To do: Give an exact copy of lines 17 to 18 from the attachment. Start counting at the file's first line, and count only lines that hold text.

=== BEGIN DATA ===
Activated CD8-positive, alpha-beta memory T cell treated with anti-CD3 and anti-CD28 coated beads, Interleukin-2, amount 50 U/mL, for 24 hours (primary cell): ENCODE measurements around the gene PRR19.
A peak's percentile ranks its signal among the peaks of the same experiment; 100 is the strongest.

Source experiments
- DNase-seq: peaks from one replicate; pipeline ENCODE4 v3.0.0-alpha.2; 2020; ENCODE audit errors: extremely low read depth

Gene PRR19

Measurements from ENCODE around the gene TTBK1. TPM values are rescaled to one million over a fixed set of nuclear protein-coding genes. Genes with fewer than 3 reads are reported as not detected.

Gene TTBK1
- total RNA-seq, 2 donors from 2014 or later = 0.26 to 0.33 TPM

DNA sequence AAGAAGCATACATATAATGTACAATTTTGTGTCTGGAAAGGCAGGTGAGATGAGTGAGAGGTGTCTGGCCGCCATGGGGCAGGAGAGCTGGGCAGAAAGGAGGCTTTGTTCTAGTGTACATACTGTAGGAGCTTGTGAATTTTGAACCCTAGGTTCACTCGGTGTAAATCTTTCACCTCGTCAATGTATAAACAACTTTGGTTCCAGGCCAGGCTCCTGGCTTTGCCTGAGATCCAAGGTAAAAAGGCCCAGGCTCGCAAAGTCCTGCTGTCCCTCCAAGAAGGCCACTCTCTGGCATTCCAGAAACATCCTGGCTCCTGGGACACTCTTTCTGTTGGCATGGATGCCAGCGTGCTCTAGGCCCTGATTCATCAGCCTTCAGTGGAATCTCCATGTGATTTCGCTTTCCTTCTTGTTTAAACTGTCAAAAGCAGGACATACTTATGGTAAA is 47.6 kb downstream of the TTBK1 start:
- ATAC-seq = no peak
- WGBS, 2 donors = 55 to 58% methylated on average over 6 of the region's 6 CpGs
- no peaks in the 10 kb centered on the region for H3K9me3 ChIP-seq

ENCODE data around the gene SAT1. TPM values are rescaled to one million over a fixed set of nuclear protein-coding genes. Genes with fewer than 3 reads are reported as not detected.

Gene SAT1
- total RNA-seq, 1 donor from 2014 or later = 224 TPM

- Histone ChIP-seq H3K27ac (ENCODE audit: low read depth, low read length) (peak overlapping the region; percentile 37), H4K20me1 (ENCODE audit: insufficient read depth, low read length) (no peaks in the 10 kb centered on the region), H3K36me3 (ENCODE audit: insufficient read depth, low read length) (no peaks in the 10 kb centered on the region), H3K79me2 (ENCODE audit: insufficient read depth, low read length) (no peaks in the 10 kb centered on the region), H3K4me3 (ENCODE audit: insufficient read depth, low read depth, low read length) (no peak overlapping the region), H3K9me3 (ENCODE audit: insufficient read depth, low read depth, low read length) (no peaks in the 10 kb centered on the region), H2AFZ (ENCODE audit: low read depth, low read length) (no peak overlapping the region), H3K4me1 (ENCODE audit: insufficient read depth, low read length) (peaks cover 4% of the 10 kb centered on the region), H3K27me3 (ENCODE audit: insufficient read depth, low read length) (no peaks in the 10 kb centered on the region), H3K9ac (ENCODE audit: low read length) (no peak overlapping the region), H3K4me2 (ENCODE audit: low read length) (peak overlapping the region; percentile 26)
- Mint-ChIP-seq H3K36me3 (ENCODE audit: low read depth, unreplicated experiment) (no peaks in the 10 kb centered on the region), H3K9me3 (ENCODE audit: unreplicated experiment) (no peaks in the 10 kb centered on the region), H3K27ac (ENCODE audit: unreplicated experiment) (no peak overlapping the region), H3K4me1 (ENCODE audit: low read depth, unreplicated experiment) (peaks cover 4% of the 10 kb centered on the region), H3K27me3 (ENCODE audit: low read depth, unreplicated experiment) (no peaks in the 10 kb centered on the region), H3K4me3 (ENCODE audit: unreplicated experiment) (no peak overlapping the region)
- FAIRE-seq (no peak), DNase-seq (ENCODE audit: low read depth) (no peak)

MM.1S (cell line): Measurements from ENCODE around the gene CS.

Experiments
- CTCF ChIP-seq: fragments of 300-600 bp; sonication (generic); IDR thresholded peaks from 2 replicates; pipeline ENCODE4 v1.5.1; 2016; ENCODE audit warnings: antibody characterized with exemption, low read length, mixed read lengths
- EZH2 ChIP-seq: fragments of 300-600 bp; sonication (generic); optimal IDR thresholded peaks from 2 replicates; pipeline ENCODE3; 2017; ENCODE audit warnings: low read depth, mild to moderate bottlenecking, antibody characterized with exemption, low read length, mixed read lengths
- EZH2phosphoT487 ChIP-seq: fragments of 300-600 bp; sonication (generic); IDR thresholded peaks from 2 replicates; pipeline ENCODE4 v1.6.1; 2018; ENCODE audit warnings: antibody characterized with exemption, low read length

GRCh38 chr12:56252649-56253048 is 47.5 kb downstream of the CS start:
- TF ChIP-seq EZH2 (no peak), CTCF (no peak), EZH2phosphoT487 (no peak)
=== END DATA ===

- Mint-ChIP-seq H3K36me3 (ENCODE audit: low read depth, unreplicated experiment) (no peaks in the 10 kb centered on the region), H3K9me3 (ENCODE audit: unreplicated experiment) (no peaks in the 10 kb centered on the region), H3K27ac (ENCODE audit: unreplicated experiment) (no peak overlapping the region), H3K4me1 (ENCODE audit: low read depth, unreplicated experiment) (peaks cover 4% of the 10 kb centered on the region), H3K27me3 (ENCODE audit: low read depth, unreplicated experiment) (no peaks in the 10 kb centered on the region), H3K4me3 (ENCODE audit: unreplicated experiment) (no peak overlapping the region)
- FAIRE-seq (no peak), DNase-seq (ENCODE audit: low read depth) (no peak)